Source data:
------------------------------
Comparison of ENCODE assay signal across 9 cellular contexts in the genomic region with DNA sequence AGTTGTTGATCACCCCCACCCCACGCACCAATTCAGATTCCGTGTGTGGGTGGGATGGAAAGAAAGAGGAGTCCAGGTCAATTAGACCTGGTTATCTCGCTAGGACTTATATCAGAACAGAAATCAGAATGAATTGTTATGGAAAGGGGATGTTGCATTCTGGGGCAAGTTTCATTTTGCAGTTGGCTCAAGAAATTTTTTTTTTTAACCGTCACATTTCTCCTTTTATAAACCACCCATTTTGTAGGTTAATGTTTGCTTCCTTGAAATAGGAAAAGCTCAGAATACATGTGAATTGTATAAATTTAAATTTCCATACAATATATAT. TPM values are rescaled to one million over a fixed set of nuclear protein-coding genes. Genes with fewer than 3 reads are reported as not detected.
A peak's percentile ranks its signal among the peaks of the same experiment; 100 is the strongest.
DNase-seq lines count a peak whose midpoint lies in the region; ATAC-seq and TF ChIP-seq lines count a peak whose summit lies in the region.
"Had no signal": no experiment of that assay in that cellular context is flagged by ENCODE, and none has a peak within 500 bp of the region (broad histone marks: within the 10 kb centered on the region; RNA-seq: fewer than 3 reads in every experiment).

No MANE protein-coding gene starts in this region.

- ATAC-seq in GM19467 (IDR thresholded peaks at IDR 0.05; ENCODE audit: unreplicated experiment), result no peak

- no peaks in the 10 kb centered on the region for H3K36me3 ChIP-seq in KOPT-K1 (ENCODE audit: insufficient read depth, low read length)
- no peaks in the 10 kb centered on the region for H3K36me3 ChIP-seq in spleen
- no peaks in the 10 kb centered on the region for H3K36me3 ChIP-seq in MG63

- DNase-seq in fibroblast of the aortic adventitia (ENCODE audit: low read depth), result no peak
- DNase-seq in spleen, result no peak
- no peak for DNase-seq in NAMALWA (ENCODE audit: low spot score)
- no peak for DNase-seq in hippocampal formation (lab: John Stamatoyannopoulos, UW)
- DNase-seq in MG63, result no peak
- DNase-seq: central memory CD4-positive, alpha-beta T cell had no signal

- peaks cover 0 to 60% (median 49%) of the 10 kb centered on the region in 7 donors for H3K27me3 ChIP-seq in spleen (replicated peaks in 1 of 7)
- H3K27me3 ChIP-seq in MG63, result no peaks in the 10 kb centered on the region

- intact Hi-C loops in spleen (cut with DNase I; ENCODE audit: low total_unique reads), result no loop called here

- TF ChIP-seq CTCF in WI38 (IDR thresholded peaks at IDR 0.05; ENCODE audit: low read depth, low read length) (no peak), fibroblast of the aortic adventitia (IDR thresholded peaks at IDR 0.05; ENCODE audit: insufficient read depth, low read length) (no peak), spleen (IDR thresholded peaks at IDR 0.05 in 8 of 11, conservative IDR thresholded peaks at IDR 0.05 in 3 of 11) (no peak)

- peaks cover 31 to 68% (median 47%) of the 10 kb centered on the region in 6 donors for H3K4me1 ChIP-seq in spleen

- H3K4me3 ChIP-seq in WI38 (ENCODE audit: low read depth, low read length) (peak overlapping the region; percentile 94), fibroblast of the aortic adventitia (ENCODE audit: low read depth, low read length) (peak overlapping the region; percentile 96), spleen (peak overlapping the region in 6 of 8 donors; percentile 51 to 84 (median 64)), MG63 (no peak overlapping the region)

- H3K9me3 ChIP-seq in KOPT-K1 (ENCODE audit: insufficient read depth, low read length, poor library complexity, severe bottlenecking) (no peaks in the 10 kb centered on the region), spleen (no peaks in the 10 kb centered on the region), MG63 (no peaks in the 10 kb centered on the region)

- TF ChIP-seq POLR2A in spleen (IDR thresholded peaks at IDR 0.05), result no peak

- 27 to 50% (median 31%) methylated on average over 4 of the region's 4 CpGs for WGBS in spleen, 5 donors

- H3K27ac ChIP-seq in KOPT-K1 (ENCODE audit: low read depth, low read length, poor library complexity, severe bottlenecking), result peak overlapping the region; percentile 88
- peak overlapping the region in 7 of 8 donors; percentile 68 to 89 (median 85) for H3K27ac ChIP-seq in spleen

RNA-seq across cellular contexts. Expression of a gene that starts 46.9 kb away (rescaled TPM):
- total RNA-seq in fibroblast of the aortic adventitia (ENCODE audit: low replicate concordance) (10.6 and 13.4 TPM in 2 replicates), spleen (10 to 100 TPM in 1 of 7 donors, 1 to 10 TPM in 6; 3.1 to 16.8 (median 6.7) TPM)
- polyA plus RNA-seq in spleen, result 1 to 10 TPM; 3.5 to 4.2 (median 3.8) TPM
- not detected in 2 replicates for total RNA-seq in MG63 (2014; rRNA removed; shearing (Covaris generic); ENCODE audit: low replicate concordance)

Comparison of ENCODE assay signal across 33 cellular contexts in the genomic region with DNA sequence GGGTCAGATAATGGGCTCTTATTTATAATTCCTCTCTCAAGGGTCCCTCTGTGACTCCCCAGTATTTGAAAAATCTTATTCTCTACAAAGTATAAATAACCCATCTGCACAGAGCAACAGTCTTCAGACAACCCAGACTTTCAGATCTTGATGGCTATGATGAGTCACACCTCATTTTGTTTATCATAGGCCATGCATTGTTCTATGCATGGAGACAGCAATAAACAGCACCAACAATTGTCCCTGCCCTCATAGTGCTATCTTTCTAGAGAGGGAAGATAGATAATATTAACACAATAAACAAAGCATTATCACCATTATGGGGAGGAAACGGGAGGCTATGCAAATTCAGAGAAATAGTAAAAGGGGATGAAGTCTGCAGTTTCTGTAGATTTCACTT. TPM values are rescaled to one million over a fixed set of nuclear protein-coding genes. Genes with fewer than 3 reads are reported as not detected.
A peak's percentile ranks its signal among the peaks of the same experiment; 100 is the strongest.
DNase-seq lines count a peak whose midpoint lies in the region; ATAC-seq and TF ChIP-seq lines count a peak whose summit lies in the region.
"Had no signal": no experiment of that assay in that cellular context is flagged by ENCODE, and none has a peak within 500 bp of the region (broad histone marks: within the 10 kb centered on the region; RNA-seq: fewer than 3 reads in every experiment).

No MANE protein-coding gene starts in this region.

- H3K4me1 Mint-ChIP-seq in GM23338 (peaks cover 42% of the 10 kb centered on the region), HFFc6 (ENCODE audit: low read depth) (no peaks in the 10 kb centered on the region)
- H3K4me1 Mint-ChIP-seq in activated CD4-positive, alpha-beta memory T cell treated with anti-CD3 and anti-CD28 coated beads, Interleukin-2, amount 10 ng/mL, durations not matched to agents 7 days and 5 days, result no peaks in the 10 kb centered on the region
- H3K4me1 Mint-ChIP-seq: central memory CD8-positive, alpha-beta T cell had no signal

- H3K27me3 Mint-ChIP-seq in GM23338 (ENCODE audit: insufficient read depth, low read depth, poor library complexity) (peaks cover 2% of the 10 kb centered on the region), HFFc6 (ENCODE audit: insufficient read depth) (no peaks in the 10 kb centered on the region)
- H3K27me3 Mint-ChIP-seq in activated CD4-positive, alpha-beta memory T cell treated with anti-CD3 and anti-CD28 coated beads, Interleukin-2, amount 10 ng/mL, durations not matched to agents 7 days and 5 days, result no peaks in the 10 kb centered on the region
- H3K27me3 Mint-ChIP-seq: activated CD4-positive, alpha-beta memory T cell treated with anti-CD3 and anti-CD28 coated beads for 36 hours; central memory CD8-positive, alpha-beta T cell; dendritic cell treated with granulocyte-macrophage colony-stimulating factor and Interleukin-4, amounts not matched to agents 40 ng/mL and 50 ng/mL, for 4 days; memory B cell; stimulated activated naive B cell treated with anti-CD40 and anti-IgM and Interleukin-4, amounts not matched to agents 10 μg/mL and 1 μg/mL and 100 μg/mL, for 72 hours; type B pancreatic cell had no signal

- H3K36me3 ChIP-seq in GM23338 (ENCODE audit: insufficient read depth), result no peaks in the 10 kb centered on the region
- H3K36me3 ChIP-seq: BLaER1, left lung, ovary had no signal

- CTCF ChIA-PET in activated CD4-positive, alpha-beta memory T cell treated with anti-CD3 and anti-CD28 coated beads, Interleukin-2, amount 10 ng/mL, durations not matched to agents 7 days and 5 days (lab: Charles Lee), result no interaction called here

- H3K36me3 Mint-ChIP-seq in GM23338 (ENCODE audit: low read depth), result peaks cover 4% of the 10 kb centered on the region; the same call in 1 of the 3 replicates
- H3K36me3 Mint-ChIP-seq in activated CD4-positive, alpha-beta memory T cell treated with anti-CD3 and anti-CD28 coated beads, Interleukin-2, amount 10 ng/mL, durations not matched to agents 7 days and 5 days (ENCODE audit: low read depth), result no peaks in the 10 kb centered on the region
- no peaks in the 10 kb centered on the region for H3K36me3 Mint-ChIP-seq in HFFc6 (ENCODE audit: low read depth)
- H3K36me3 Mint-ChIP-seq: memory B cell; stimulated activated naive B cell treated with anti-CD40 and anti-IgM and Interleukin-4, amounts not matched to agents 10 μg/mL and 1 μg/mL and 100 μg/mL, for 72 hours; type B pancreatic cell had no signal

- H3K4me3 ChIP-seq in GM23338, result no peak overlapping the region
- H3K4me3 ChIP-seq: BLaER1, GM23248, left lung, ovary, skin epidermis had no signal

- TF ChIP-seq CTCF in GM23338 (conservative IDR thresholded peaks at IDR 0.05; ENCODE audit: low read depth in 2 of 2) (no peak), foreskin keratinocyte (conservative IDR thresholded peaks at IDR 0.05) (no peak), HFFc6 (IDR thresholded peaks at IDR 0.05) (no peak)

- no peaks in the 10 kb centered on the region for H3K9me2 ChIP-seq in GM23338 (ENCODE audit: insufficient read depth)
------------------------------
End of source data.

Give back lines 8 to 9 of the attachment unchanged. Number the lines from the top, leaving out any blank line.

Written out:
- no peaks in the 10 kb centered on the region for H3K36me3 ChIP-seq in spleen
- no peaks in the 10 kb centered on the region for H3K36me3 ChIP-seq in MG63